h the excellent video and its snippets from the last night of the proms and its sickening Union flag waving. Kevin Carter is the next track and at the time sounded unlike any other Manics song. It had a funky ?70s rhythm. It sounds like James Brown with a political agenda. The track is actually about a Pulitzer Prize winner who photographed a dying child beside a bird of prey but did nothing for the boy. Riddled with guilt, Carter took his own life. The lyrics are typically bleak and superior to most of the rest of the record as they were written by Richey Edwards. Enola/Alone is possibly the albums weakest link, but the fuzzy guitars have power and Bradfield?s voice is again in excellent form. To say it is weak is far too strong a put-down for a song that would stand out in a lot of other records. It certainly cannot live up to the majesty of the string-laden Everything Must Go. The title track is a true epic and a touching tribute to the band?s missing guitarist. Richey?s words are again used for Small Black Flowers? Again the lyrics are incredibly bleak in this sparsely recorded song with only a harp and a guitar. The sound was a major departure for the band and still remains a wonderfully touching and bare track. It?s followed by another almost-funky track with another roaring epic chorus. The Girl That Wanted To Be God. The poignancy of some of the lyrics in this song are very beautiful, especially the line ??Hold Me?, she said. ?Love me to death??. Removables is an angry track and it is the song that sounds most like anything off The Holy Bible. It is followed by another single, the last from the album, the rip-roaring Australia. It is a live favourite and it?s not hard to figure out why with the song?s vitality and energy. It is the closest the band come to their early work in this album, I feel. Interiors is a very different prospect and again sounds quite like a Holy Bible track. The quiet verse-loud chorus formu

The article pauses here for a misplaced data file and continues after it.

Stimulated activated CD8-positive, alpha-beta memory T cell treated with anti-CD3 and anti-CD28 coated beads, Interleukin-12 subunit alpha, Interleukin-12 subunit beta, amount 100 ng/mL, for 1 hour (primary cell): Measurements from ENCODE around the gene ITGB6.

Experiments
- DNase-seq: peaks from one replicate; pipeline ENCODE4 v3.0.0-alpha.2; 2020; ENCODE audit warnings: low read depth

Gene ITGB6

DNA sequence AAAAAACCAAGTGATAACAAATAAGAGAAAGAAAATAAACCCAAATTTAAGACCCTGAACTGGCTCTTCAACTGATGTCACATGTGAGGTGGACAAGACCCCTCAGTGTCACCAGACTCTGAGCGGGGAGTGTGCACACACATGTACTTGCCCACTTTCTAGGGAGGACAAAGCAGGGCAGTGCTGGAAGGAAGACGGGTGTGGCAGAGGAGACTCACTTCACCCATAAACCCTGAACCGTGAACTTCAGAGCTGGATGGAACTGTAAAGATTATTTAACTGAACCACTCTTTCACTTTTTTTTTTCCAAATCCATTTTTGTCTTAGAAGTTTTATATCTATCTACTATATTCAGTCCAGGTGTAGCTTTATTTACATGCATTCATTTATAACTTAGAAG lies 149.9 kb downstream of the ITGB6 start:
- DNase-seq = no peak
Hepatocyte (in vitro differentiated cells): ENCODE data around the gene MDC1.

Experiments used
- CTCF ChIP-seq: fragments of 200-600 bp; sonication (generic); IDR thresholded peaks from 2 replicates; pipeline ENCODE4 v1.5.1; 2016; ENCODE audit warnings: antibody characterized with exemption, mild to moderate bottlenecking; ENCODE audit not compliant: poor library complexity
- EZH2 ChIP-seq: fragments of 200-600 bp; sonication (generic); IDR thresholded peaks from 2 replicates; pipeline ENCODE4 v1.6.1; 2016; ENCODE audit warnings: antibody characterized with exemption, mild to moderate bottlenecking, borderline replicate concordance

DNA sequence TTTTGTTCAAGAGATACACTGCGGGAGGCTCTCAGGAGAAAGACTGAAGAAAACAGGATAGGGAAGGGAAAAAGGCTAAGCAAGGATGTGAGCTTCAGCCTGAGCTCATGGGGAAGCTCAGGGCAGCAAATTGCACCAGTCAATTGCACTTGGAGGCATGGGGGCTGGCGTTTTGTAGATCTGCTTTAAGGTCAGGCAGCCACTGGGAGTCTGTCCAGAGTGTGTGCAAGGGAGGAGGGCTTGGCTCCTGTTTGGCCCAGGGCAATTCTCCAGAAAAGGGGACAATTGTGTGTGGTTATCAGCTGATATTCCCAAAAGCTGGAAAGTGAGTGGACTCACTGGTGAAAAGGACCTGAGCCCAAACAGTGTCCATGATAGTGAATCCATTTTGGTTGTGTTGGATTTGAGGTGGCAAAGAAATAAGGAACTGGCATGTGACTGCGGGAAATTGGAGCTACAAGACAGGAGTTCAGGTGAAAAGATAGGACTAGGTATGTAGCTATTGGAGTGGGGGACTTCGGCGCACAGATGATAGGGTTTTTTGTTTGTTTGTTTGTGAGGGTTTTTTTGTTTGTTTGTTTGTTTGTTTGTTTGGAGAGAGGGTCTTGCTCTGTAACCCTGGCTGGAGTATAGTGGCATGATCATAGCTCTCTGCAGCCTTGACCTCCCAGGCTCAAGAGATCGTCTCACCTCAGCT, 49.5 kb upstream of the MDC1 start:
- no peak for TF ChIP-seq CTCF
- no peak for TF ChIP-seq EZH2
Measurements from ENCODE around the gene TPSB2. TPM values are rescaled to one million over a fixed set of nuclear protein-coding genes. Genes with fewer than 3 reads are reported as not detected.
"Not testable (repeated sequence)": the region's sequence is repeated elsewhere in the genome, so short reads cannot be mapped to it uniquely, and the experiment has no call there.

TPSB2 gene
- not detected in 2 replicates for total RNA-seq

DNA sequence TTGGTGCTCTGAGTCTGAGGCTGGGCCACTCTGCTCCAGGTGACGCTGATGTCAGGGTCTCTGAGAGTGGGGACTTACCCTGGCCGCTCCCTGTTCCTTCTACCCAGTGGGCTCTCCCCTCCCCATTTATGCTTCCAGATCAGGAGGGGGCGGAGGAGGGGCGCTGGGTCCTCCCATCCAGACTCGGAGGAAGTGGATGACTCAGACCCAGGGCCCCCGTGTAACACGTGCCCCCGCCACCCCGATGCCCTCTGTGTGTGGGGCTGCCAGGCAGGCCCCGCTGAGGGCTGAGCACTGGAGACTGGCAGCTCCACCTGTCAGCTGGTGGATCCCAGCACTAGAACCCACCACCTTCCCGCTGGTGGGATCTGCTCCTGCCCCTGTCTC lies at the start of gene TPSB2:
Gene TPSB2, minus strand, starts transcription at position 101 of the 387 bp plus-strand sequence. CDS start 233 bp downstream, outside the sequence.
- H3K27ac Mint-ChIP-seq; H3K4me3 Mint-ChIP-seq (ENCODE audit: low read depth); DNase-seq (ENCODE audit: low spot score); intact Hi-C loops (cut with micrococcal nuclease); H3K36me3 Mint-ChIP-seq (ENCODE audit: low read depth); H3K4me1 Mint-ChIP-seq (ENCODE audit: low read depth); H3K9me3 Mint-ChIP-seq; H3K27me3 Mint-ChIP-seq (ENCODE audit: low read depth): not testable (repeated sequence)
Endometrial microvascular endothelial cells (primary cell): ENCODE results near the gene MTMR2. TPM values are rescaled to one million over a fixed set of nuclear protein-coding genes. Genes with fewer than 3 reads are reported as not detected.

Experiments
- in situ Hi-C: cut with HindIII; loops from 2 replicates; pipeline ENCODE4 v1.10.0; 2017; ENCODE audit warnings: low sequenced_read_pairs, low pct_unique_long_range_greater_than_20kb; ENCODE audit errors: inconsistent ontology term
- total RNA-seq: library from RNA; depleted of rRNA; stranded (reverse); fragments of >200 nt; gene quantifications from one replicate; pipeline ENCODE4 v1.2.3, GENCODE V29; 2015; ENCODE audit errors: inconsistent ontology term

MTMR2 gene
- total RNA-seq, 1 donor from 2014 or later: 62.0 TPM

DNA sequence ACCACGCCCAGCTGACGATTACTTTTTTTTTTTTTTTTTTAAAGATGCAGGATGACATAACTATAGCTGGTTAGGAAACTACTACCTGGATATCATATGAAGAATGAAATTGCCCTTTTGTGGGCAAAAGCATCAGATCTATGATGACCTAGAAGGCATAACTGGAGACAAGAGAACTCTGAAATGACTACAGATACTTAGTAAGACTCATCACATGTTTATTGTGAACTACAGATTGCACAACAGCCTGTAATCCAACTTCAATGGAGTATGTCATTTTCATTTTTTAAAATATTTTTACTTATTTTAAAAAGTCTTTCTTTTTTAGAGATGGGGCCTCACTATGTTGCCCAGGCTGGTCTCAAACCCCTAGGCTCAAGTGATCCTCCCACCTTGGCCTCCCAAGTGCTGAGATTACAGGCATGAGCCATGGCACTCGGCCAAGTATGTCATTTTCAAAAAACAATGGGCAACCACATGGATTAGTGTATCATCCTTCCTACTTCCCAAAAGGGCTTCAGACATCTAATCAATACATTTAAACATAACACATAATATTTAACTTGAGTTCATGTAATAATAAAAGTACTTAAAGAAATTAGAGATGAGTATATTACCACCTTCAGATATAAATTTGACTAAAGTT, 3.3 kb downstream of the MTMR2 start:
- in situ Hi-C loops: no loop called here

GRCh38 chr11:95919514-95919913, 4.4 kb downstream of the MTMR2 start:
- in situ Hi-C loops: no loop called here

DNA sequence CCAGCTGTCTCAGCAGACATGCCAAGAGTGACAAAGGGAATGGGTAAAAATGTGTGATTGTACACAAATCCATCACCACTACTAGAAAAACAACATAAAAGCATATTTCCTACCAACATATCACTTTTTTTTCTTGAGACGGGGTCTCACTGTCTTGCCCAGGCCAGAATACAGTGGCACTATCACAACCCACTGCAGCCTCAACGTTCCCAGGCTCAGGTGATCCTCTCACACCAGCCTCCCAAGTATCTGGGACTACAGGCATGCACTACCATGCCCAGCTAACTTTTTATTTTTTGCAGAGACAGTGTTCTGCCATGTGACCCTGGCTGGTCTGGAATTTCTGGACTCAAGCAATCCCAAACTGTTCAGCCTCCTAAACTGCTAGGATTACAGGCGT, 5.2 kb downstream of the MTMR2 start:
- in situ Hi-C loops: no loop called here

la is again adhered to on this track. Further Away is like a twin to Enola/Alone but is a superior song in every way. Again the lyrics are touching. ?Further away/ Feel it fade into your childhood?. This song is perfectly placed as the second from last track. Again it is energetic but the melancholic words mix in with the sound as usual. But nothing can surpass what follows. Music is the most subjective thing in the world, but I cannot put the beauty of the epic No Surface All Feeling into words. It needs no strings to create its sound. It?s just two guitars, a bass and a drum-kit and the chords are simplicity itself. Coincidentally it was the last track the band rehearsed together before Richey disappeared. Again the lyrics (this time from Nicky Wire) are sublime, but I think the finest line ?Feel the guilt of a sinner/ Feel the cold of a winter?, was actually stolen from somewhere else. But that is not to take away from the second most wonderful piece of music ever recorded. Everything Must Go is hated by a lot of the ignorant pack of gothic fans from the Manics early days, but it was loved by critics and new fans alike. It has already reached classic status in many minds and is certainly one of the finest albums of the 1990s in my opinion.
Everything Must Go is the first Manic Street Preachers since the mysterious disappearance of their guitarist and songwriter as well as the leading force Richey Edwards. This could be a real problem album; a large part of the band had gone and it was going to be interesting to see how they would fare. And in an answer it is a brilliant album. The media have got behind this album because of the circumstances, and as a result is has a lot of hype and billed as the perfect album. Ok so maybe it is not perfect, but this is a very good album. The loss of Richey as songwriter has seen Nicky Wire emerge to write some tracks all by himself, and as some like Design For Life shows he is very good at this. The album is very powerful, they are able to show their real life experiences, without being that dark as some of their earlier stuff has. This album could also show that the Welshmen have moved a bit more into the mainstream. They have come away from the really dark and depressing stuff that I was not a huge fan of, but this could displease some of the real fans. They have gone into the music business, picking up some awards that you would really associate with other pop acts, but this album really has got quality music in here, and is well worth a look. 1. Elvis Impersonator: Blackpool Pier Slow start with water lapping before the real music cuts in. Great guitar solo in the middle, but there is a great change from verse, which is vocals only accompanied by acoustic guitars, but bursts into life with a very rocky chorus with louder and more electric guitars. Good song, it grew on me, though I would have liked to start the album off with a different one. 2. A Design for Life One of the best-known song by the Manic Street Preachers, a real favourite and it is really worthy of all the awards and comments it gets. A great song, really powerful both with all the lyrics and the way it is sung. Classic. All the